Why South African investors should care about the Ramaphosa scandal

Cyril Ramaphosa, the president of South Africa, is thinking about stepping down after an advisory group determined that the "cash-in-sofa" controversy engulfing his administration may be cause for his impeachment.

Following the theft of $580,000 hidden under a sofa at a game farm owned by Ramaphosa, the panel, chaired by a former chief judge, determined the president may have broken some provisions of the constitution. Ramaphosa has spent most of the day in talks over the report, and the conclusions will be discussed by the National Executive Committee of the African National Congress.

Investors have been dumping South African assets while they wait for answers out of concern that his impending departure may stall reforms intended to boost economic development, stabilise state finances, and combat corruption.

The dollar-rand cross increased the most since South Africa shut down all but necessary services in March 2020 during its first Covid-19 blackout, rising as high as 4.4% to 17.9596.

The 10-year rand yield increased 91 basis points to 11.71%, the highest level in a single day since markets were rocked by former President Jacob Zuma's dismissal of Nhlanhla Nene as finance minister in December 2015.

Although the market is responding poorly, if Cyril Ramaphosa's position is so precarious that he's considering stepping down, things shouldn't be too awful for South African assets. The market despises political unpredictability and frequently chooses the known devil for the unknown.

"To put it mildly, Ramaphosa's reform programme has been lacklustre. There will undoubtedly be questions about whether another ANC candidate can launch that process, but Cyril Ramaphosa will likely need more time to meet the needs.

"This is taking place at a time when South Africa's finances have been doing better recently, but the market does not believe in the sustainability of this better fiscal narrative...

The main criticism is that elections will take place in a year and a half, and the news from the past 24 hours may translate into increased spending pressures whether the president is removed or stays in office. This would hurt the party's ratings and make it harder for the ANC to win the 2024 elections, and I believe the market will view this as increasing fiscal risk.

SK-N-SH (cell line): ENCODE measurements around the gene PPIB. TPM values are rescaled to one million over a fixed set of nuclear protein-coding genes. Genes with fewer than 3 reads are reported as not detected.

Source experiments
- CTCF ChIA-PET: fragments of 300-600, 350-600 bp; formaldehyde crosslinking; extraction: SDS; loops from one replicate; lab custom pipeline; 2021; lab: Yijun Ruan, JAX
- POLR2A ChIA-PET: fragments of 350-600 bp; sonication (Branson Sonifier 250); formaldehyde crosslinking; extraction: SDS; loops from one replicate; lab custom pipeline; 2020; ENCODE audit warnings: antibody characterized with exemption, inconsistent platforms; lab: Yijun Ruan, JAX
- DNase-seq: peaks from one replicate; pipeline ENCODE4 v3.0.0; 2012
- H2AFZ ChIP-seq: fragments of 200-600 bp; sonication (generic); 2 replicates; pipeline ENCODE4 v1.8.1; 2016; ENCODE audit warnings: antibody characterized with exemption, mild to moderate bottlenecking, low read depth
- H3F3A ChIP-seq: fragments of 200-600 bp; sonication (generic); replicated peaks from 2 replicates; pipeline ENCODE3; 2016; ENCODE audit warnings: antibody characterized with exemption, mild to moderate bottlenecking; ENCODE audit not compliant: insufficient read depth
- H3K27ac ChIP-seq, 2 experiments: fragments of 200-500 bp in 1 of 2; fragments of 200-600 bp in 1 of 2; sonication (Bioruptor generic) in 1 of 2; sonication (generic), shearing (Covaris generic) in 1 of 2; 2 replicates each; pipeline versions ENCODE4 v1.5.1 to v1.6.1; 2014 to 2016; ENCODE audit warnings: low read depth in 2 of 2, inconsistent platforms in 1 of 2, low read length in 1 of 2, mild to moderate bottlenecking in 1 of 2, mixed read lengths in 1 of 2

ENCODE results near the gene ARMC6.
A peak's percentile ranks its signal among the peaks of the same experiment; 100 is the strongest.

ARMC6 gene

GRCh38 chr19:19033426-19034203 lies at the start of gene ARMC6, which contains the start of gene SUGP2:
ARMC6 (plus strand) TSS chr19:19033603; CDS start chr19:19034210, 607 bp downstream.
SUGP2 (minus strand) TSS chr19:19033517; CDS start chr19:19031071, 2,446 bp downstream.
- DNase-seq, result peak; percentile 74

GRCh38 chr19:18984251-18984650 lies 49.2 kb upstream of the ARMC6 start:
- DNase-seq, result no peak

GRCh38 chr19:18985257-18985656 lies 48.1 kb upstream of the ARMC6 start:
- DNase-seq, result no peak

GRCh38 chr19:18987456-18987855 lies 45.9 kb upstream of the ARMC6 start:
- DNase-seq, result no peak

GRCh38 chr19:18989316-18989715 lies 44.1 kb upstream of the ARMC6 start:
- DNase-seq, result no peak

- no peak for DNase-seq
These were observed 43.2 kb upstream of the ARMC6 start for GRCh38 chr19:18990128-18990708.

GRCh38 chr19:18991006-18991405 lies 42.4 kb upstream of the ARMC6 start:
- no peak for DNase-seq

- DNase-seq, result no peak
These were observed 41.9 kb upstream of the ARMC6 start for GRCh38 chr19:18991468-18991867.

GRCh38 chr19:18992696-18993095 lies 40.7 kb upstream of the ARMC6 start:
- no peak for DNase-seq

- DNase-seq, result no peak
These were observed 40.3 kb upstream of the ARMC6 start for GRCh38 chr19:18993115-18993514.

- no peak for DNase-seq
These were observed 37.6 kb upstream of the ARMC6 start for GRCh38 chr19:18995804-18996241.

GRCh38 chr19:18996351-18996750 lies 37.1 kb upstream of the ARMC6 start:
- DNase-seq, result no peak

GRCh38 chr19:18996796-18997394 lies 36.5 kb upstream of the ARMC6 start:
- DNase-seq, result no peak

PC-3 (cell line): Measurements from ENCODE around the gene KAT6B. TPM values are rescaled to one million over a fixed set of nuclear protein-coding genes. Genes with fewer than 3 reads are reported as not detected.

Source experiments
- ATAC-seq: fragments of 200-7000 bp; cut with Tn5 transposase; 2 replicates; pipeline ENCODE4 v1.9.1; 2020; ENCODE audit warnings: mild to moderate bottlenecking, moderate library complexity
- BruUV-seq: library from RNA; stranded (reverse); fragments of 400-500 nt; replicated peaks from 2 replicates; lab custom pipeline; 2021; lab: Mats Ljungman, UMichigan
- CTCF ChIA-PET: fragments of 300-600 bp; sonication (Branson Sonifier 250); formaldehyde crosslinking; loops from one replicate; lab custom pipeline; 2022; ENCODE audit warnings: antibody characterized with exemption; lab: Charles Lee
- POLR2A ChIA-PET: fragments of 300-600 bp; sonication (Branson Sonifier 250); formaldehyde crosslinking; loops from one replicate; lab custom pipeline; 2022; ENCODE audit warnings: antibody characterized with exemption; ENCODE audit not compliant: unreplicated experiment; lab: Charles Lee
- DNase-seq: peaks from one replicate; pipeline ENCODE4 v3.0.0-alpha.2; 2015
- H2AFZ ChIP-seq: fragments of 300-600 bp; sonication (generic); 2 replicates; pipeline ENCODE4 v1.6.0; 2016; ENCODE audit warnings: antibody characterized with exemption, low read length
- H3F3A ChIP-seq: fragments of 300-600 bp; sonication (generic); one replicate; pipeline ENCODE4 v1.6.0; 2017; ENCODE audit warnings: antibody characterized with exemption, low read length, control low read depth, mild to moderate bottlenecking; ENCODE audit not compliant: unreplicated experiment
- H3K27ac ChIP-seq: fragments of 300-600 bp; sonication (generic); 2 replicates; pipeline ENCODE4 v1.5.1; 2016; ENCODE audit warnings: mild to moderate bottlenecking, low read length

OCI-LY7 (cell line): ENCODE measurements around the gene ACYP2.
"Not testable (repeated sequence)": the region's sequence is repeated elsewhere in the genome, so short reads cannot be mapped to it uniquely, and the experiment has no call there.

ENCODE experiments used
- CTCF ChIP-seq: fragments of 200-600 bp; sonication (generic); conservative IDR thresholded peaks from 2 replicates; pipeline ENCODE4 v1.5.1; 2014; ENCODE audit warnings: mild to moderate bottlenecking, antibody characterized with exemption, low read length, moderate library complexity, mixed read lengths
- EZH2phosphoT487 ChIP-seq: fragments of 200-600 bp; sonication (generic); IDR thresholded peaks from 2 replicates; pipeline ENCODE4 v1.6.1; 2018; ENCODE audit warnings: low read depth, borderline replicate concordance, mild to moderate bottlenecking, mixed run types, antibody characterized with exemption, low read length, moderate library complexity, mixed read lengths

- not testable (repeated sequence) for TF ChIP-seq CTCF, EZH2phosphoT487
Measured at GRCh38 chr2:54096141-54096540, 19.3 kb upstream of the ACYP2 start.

"The ruling party would have to provide a candidate, either the deputy president or a caretaker president if Ramaphosa offered to resign. We don't think Deputy President David Mabuza will be nominated for the forthcoming ANC leadership election, which will take place from December 16 to 20. Mabuza didn't obtain enough nominations.

Paul Mashatile, the party's acting secretary-general and treasurer-general, who has the most nominations right now for the deputy president position for the December elective conference, will probably be considered for the presidency, in our opinion.

According to our analysis of the markets, President Ramaphosa's early departure would be seen adversely since it will likely slow the progress he has achieved on institutional changes and power sector reforms.

Although Mr Mashatile has already stated that his party would prioritise the economy, we think it will take some time for the financial markets to warm up to him.

"Much more uncertainty than investors were anticipating is introduced by the report. Investors will mostly be interested in what happens next in parliament and at the elective conference. While both are pressing issues, I believe Ramaphosa will face the latter's greatest difficulty. Colin Coleman, formerly in charge of sub-Saharan Africa at Goldman Sachs

"This conclusion most definitely puts the December elective conference in the crosshairs and further jeopardises the chances of both ANC renewal and significant economic, social, and pro-democracy changes. The ANC's regressive factions have won this battle.

Even if these events give life to the criminal and corruption networks the president sought to combat, South African business will continue to be robust. In turn, it will provide those who want to see a new political alternative to the ANC emerge from the ashes before the national elections in 2024 oxygen.

"President Ramaphosa was seen as the leader of regeneration and optimism. His recent travels to the White House, COP27 in Egypt, the G-20, and Buckingham Palace allowed him to forge stronger bonds with international leaders while advancing trade and support for the shift to renewable energy sources.

"All these initiatives are at a stop because of the timing of a potential impeachment and the inauguration of a new ANC president."

We appear to have reached the end of the president's post-2017 contradictions path, and things will in some respects revert to type. Investors will need to prepare for what it will look like when the taps are reopened.

"Analysts and rating agencies failed to spot blatant corruption under the Zuma administration until it was there in front of them, and that cannot happen again. The fiscal policy won't suddenly go off a cliff, and reforms and the need to address energy and logistical issues won't go away; instead, they'll get noisier and more difficult. Other policy areas could experience less change.

"I don't believe there will be many changes. The medium-term budget policy statement that Finance Minister Enoch Godongwana released makes it very apparent where the course is headed. He has been quite explicit about where South Africa has to go.

"We are consolidating, working really hard to raise money from around the world for our transition, and collaborating with institutions to find a solution to our energy instability."